cover of book

Nothing Permanent: Modern Architecture in California
by Todd Cronan
University of Minnesota Press, 2023
Paper: 978-1-5179-1520-9 | eISBN: 978-1-4529-6938-1 | Cloth: 978-1-5179-1519-3


A critical look at the competing motivations behind one of modern architecture’s most widely known and misunderstood movements


Although “mid-century modern” has evolved into a highly popular and ubiquitous architectural style, this term obscures the varied perspectives and approaches of its original practitioners. In Nothing Permanent, Todd Cronan displaces generalizations with a nuanced intellectual history of architectural innovation in California between 1920 and 1970, uncovering the conflicting intentions that would go on to reshape the future of American domestic life.

Focusing on four primary figures—R. M. Schindler, Richard Neutra, and Charles and Ray Eames—Nothing Permanent demonstrates how this prolific era of modern architecture in California, rather than constituting a homogenous movement, was propelled by disparate approaches and aims. Exemplified by the twin pillars of Schindler and Neutra and their respective ideological factions, these two groups of architects represent opposing poles of architectural intentionality, embodying divergent views about the dynamic between interior and exterior, the idea of permanence, and the extent to which architects could exercise control over the inhabitants of their structures.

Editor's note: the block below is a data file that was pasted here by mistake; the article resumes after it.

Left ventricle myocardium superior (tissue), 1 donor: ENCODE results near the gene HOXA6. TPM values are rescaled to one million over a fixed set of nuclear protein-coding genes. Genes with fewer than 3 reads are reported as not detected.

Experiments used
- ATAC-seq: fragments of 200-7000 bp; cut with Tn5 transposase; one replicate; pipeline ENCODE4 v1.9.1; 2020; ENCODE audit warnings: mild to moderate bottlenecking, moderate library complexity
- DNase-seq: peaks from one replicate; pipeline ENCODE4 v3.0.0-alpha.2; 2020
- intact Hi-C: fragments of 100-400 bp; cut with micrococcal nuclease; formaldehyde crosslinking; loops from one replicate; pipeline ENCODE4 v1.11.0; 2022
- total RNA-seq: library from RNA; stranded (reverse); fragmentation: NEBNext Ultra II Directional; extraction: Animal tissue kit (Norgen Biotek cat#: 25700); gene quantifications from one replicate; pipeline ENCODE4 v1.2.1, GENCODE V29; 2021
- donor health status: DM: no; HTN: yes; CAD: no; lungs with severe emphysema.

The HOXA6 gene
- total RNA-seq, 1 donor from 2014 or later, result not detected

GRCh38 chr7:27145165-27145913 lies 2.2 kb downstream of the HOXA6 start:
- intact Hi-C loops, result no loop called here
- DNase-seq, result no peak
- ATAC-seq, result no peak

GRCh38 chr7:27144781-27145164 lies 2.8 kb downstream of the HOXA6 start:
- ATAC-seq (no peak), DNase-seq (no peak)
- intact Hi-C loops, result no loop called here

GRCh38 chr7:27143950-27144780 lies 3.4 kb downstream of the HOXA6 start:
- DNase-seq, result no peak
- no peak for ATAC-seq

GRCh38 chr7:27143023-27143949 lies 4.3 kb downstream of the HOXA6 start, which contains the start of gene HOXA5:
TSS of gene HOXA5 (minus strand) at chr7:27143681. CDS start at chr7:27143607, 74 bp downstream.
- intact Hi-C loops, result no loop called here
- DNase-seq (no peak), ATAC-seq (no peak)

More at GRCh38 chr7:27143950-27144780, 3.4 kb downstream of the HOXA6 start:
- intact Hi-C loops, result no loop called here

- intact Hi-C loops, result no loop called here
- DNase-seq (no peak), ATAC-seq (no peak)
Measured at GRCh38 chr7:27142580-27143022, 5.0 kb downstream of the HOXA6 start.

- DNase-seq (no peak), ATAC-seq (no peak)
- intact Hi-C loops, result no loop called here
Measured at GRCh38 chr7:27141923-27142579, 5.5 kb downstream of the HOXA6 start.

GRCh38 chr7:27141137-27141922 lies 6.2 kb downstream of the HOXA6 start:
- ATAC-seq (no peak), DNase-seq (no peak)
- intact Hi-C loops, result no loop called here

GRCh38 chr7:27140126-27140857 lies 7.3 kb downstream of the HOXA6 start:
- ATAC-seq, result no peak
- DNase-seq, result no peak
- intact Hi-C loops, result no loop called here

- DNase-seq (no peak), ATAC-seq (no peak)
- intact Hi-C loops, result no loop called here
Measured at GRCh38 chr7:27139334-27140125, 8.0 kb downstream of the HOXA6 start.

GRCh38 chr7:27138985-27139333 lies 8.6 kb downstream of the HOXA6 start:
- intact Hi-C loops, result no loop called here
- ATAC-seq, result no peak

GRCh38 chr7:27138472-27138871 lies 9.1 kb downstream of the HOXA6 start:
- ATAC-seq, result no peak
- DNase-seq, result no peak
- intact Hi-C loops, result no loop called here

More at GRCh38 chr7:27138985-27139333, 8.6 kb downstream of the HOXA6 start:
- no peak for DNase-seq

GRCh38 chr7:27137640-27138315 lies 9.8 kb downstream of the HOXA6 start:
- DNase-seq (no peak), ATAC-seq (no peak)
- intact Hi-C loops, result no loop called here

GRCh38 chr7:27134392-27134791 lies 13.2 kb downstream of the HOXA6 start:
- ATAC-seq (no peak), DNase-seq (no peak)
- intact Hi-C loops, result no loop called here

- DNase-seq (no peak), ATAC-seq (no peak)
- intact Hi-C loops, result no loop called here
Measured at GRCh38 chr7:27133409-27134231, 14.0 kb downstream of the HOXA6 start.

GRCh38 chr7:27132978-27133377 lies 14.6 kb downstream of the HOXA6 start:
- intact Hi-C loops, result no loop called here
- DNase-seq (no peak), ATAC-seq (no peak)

Looking past California modernism’s surface-level idealization in present-day style guides, home decor publications, films, and television shows, Nothing Permanent details the intellectual, aesthetic, and practical debates that lie at the roots of this complex architectural moment. Extracting this period from its diffusion into visual culture, Cronan argues that mid-century architecture in California raised questions about the meaning of architecture and design that remain urgent today.

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